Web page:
Hubert Ogunde was a teetotaller, never drank alcohol or smoked. But he had a sweet tooth. He loved sweet things like sugar and honey. He would drink any soft drink but his favourite was Fanta! He was not ostentatious in his dressing and living. He believed inmoderation in all things except his theatre.
Hubert Ogunde had many wives. Throughout his lifetime he insisted that he had to marry many wives to keep his theatre going! He explained that in the 1940’s no one wanted his daughter to marry an ‘Alarinjo’, who were considered to be never do well, lazy rascals! Truth is, all the leaders of the Yoruba travelling theatre up and until recently had many wives. So Ogunde was not unique in this. If you want to know how many wives Ogunde had, then you have to visit the Ogunde Living History Museum in Ososa!
We have seen that he was not born with the silver spoon. However, he was properly brought up and groomed in the Yoruba culture throughout his early years with his maternal grandfather and a pastor father. Instead of being confused he seems to have had a good grasp of what really constituted a religion and that all seem to point to one God. He was therefore, a man who was comfortable with any and all religious beliefs. He was a traditionalist to the core. Although, he remained a Christian throughout his life, he was not uncomfortable with the Yoruba traditional religions and beliefs. He believed in God and that good will always triumph over evil.
He was particular about what is right and good. To him there were no gray areas between good and evil. This belief was his guiding principle in life and it runs throughout his plays. It is this belief which prompted him to produce such plays like, Tiger’s Empire ( against the colonial masters in 1945), Strike and Hunger ( in support of the unions which went on strike in 1945), Bread and Bullet (to protest the killing of 18 miners in the Enugu Colliery who were protesting for higher wages in 1949). Although these plays projected him to national limelight, he never meant them to be. He insisted he was only using his theatre for the good of the people. This view he expressed over and over to those around him. He used the popular ‘Yoruba Ronu’, which was commissioned by the Egbe Omo Olofin, the cultural arm of the N.N.D.P, the government in power in the Western Region of Nigeria in 1964, to express his view of right and wrong. It is important to note that the play was actually against those who commissioned it!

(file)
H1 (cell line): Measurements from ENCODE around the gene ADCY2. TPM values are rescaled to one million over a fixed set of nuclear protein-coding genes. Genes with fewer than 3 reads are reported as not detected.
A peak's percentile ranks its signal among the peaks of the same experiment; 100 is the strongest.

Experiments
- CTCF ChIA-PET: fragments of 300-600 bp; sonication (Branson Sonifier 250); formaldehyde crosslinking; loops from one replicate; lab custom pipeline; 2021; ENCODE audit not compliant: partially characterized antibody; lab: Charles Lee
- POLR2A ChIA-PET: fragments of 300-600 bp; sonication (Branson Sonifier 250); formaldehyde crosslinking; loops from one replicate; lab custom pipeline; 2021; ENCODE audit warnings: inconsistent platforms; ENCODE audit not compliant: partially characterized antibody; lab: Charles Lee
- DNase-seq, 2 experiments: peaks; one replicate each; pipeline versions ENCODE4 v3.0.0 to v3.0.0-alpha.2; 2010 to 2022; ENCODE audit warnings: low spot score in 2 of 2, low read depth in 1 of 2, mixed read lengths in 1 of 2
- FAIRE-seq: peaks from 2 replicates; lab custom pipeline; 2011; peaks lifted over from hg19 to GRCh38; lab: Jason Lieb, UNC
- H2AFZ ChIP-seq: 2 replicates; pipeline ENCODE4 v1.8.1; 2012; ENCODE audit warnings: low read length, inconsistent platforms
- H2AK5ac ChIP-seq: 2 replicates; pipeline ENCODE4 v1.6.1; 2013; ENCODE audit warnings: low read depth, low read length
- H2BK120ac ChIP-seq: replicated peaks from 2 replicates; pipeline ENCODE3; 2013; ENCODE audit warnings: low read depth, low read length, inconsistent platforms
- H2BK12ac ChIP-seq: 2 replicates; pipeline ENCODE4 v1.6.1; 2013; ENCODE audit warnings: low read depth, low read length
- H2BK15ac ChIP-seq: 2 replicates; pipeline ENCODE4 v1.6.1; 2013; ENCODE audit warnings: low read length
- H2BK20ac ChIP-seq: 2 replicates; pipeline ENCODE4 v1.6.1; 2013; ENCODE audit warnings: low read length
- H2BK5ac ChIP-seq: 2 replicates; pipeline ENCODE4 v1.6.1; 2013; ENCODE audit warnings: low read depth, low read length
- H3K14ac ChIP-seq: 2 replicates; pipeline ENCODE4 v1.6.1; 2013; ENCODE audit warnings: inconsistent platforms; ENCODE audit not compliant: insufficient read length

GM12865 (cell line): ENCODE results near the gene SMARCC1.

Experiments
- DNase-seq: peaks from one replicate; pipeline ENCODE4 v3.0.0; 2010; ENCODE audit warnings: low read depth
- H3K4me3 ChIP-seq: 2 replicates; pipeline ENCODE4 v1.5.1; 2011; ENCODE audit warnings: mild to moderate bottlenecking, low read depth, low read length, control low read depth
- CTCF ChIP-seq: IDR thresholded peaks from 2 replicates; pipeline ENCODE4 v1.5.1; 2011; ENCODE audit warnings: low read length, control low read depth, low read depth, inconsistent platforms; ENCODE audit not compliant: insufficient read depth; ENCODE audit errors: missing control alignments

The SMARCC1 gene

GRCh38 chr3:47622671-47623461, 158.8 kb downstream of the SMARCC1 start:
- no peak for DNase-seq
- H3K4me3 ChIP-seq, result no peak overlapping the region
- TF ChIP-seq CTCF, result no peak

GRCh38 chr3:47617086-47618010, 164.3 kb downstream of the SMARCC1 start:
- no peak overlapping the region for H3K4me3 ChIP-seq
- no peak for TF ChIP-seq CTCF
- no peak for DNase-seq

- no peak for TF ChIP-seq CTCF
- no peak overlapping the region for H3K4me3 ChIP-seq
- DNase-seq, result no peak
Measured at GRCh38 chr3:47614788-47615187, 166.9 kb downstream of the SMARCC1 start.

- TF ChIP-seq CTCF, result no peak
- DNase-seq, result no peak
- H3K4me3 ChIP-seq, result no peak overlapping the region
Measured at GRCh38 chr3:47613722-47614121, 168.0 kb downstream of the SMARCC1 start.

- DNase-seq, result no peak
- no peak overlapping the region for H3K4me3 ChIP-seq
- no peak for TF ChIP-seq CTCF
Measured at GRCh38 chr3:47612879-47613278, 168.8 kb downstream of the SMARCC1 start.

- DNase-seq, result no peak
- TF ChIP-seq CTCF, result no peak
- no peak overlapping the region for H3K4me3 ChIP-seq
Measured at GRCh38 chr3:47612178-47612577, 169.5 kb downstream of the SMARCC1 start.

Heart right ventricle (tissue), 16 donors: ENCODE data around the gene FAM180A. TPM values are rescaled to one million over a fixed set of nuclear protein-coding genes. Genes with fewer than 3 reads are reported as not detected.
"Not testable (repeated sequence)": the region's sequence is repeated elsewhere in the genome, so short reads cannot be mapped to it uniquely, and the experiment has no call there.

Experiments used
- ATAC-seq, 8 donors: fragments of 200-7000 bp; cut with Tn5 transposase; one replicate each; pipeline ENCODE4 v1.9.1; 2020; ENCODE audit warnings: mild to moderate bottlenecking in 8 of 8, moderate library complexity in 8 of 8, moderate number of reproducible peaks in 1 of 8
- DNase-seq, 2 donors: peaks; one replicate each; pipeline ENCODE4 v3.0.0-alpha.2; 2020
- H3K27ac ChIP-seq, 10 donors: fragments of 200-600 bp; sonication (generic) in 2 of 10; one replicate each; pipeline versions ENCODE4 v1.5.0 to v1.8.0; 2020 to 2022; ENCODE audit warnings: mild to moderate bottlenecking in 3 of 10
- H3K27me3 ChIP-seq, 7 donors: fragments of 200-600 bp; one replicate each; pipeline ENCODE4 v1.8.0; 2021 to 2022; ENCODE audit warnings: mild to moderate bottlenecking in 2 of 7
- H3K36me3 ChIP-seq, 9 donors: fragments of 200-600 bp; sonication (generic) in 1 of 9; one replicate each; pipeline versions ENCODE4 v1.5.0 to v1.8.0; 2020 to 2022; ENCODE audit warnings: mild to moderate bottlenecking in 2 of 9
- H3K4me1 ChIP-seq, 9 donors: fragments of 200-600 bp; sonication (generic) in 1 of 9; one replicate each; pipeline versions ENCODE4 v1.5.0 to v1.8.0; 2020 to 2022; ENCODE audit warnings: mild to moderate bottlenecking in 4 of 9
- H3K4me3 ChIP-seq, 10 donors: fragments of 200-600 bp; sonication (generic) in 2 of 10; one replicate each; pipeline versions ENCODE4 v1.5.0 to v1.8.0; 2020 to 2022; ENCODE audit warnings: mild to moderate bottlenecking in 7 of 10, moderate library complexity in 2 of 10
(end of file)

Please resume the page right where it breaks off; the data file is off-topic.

That is the depth of his belief in the rightness or wrongness of a cause, no matter the consequences. And, oh did he pay? He almost went bankrupt after he was banned from the Western Region, his main area for revenue generation! Even after this debacle Ogunde continued to express his views on any current political or social issues with his plays. Plays like Keep Nigeria One During the civil war), Mama Eko (social commentary on materialism) , Kehin S’okun ( about rise of armed robbery and death by firing squad), Muritala Mohammed (killing of Nigeria’s head of state), Igba T’o De (social commentary about the abandoning of our culture and copying of foreign and ill digested ones) and so on and so forth.
He was generous to a fault. His acceptance as the father of the Yoruba travelling theatre was in part due to his large heart and assistance he was ready to give to anybody in the theatre. When he was still struggling to get back to his feet after the death of one of his wives in 1970, he still assisted the Duro Ladipo Theatre in 1973, when the troupe went on a tour of Europe and needed help. His assistance to Kola Ogunmola’s theatre to return to the stage after a long illness was well attested to by all who knew him. In fact he assisted all theatre practitioners of his time no matter whom.